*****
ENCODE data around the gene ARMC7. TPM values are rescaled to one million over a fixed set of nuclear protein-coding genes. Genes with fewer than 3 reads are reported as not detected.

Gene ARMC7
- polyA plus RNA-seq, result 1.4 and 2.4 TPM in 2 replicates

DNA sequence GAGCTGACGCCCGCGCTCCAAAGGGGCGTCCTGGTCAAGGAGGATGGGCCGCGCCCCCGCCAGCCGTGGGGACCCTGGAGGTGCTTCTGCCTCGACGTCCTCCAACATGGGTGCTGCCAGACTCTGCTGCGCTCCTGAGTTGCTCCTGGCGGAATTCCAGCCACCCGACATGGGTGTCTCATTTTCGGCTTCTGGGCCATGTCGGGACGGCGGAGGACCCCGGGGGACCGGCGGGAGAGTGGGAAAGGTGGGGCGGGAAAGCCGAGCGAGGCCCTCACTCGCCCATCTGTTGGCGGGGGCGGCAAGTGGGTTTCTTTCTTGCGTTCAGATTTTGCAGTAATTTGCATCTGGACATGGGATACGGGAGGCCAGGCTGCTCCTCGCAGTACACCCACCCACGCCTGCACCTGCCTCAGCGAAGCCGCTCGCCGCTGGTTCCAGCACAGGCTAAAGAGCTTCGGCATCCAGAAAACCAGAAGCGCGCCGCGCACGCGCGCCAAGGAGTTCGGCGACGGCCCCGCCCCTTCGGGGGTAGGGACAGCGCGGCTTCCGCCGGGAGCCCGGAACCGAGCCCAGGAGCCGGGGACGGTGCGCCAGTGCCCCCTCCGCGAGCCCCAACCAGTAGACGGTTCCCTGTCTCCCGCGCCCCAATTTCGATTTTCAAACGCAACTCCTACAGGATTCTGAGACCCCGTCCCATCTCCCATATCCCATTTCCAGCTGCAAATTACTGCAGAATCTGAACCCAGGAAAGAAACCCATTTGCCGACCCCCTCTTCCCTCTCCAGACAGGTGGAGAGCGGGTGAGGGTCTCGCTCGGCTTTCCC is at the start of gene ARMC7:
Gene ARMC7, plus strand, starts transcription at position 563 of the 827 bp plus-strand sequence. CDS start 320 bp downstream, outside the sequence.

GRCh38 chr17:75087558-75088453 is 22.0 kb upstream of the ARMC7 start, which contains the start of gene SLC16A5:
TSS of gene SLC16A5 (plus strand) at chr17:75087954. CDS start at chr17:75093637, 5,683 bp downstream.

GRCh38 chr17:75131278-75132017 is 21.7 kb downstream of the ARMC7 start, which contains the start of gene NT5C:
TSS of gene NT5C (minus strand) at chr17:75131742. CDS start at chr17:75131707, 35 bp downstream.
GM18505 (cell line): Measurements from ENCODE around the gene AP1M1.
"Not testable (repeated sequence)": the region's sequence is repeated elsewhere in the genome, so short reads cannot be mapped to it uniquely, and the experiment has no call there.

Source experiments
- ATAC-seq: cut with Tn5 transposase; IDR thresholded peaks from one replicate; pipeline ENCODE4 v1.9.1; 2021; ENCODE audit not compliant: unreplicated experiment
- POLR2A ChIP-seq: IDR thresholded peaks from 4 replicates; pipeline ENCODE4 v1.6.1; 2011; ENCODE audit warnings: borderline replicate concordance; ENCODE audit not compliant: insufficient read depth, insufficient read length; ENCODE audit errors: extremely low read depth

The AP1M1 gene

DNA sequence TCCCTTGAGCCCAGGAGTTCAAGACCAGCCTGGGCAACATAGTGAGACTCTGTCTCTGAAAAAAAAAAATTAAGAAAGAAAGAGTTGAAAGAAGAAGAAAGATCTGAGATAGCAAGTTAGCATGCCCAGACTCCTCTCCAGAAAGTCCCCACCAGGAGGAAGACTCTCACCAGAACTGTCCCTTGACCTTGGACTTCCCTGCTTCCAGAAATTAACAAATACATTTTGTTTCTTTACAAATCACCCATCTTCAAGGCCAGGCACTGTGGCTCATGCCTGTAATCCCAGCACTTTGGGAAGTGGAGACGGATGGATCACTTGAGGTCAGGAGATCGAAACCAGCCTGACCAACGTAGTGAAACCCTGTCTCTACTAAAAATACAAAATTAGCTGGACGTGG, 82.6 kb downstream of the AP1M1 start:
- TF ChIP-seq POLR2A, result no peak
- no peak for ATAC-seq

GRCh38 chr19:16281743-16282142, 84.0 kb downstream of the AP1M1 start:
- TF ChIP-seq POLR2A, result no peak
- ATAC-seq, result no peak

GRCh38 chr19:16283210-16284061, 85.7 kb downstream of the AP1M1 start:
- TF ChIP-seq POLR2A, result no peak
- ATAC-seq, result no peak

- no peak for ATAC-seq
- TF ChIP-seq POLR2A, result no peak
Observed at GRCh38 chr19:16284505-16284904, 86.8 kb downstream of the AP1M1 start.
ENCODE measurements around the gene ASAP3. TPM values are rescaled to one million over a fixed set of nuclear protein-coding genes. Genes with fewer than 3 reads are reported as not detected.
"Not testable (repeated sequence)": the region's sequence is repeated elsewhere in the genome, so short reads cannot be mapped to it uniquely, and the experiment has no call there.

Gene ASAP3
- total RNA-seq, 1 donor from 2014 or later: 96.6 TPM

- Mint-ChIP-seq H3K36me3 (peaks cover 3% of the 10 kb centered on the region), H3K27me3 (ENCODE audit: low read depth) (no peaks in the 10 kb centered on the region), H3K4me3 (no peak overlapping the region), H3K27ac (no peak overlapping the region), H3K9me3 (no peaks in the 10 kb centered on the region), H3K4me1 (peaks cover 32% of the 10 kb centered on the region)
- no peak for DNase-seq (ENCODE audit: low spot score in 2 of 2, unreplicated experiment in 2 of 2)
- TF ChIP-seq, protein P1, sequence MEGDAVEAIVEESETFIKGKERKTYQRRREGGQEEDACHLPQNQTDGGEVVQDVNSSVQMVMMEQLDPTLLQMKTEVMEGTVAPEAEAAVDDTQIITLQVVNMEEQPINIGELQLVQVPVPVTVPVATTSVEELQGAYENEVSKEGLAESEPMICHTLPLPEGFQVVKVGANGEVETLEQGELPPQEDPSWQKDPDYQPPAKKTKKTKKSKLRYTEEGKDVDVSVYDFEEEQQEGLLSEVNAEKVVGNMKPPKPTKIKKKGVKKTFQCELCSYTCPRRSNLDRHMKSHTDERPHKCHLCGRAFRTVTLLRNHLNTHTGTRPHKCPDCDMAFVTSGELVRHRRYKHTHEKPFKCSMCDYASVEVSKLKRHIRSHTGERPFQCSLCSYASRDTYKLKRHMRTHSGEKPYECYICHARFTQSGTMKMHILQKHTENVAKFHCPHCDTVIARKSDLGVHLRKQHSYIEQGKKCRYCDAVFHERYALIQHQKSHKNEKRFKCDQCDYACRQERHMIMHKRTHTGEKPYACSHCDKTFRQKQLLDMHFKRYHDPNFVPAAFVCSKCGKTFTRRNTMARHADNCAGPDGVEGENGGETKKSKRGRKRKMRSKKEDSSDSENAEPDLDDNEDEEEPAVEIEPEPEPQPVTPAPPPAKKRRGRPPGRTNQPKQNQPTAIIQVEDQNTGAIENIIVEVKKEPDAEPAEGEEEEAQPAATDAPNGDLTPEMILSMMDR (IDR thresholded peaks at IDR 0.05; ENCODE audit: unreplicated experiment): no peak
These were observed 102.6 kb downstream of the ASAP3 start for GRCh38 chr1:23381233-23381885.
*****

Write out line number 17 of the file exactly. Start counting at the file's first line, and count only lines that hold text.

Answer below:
- TF ChIP-seq POLR2A, result no peak